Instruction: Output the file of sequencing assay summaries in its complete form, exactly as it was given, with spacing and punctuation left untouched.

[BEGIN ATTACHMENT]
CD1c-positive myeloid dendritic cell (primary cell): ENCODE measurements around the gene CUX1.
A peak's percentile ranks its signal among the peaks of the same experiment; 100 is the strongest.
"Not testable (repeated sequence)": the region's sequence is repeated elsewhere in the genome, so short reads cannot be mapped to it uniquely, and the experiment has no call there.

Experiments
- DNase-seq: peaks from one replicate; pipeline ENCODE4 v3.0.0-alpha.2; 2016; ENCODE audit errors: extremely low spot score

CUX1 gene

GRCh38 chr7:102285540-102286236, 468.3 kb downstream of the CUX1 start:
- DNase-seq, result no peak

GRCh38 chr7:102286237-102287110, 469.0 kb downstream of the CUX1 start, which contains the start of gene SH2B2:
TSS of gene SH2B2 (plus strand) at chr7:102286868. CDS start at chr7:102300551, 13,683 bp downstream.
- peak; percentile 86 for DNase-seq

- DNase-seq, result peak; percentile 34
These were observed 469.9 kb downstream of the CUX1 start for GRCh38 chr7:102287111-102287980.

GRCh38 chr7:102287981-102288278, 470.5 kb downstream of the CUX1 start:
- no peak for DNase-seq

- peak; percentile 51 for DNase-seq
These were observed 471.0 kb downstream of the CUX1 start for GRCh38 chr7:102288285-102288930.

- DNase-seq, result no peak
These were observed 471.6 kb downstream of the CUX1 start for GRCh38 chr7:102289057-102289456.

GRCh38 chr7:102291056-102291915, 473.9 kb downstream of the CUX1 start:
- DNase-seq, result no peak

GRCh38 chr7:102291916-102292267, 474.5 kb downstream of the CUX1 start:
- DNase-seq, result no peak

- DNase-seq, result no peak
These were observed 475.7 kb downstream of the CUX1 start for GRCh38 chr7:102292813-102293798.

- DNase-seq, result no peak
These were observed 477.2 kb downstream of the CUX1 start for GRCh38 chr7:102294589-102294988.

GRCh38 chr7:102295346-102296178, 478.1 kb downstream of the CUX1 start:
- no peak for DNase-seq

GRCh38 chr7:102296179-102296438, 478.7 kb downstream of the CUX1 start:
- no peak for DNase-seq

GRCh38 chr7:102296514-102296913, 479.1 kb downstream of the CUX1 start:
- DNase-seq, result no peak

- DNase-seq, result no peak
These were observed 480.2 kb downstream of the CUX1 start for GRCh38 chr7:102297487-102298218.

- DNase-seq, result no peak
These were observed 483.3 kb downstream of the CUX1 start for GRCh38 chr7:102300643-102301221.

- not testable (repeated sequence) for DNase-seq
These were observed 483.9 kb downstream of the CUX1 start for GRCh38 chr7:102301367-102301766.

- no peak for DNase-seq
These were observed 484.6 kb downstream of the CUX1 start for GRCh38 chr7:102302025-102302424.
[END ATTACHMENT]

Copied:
CD1c-positive myeloid dendritic cell (primary cell): ENCODE measurements around the gene CUX1.
A peak's percentile ranks its signal among the peaks of the same experiment; 100 is the strongest.
"Not testable (repeated sequence)": the region's sequence is repeated elsewhere in the genome, so short reads cannot be mapped to it uniquely, and the experiment has no call there.

Experiments
- DNase-seq: peaks from one replicate; pipeline ENCODE4 v3.0.0-alpha.2; 2016; ENCODE audit errors: extremely low spot score

CUX1 gene

GRCh38 chr7:102285540-102286236, 468.3 kb downstream of the CUX1 start:
- DNase-seq, result no peak

GRCh38 chr7:102286237-102287110, 469.0 kb downstream of the CUX1 start, which contains the start of gene SH2B2:
TSS of gene SH2B2 (plus strand) at chr7:102286868. CDS start at chr7:102300551, 13,683 bp downstream.
- peak; percentile 86 for DNase-seq

- DNase-seq, result peak; percentile 34
These were observed 469.9 kb downstream of the CUX1 start for GRCh38 chr7:102287111-102287980.

GRCh38 chr7:102287981-102288278, 470.5 kb downstream of the CUX1 start:
- no peak for DNase-seq

- peak; percentile 51 for DNase-seq
These were observed 471.0 kb downstream of the CUX1 start for GRCh38 chr7:102288285-102288930.

- DNase-seq, result no peak
These were observed 471.6 kb downstream of the CUX1 start for GRCh38 chr7:102289057-102289456.

GRCh38 chr7:102291056-102291915, 473.9 kb downstream of the CUX1 start:
- DNase-seq, result no peak

GRCh38 chr7:102291916-102292267, 474.5 kb downstream of the CUX1 start:
- DNase-seq, result no peak

- DNase-seq, result no peak
These were observed 475.7 kb downstream of the CUX1 start for GRCh38 chr7:102292813-102293798.

- DNase-seq, result no peak
These were observed 477.2 kb downstream of the CUX1 start for GRCh38 chr7:102294589-102294988.

GRCh38 chr7:102295346-102296178, 478.1 kb downstream of the CUX1 start:
- no peak for DNase-seq

GRCh38 chr7:102296179-102296438, 478.7 kb downstream of the CUX1 start:
- no peak for DNase-seq

GRCh38 chr7:102296514-102296913, 479.1 kb downstream of the CUX1 start:
- DNase-seq, result no peak

- DNase-seq, result no peak
These were observed 480.2 kb downstream of the CUX1 start for GRCh38 chr7:102297487-102298218.

- DNase-seq, result no peak
These were observed 483.3 kb downstream of the CUX1 start for GRCh38 chr7:102300643-102301221.

- not testable (repeated sequence) for DNase-seq
These were observed 483.9 kb downstream of the CUX1 start for GRCh38 chr7:102301367-102301766.

- no peak for DNase-seq
These were observed 484.6 kb downstream of the CUX1 start for GRCh38 chr7:102302025-102302424.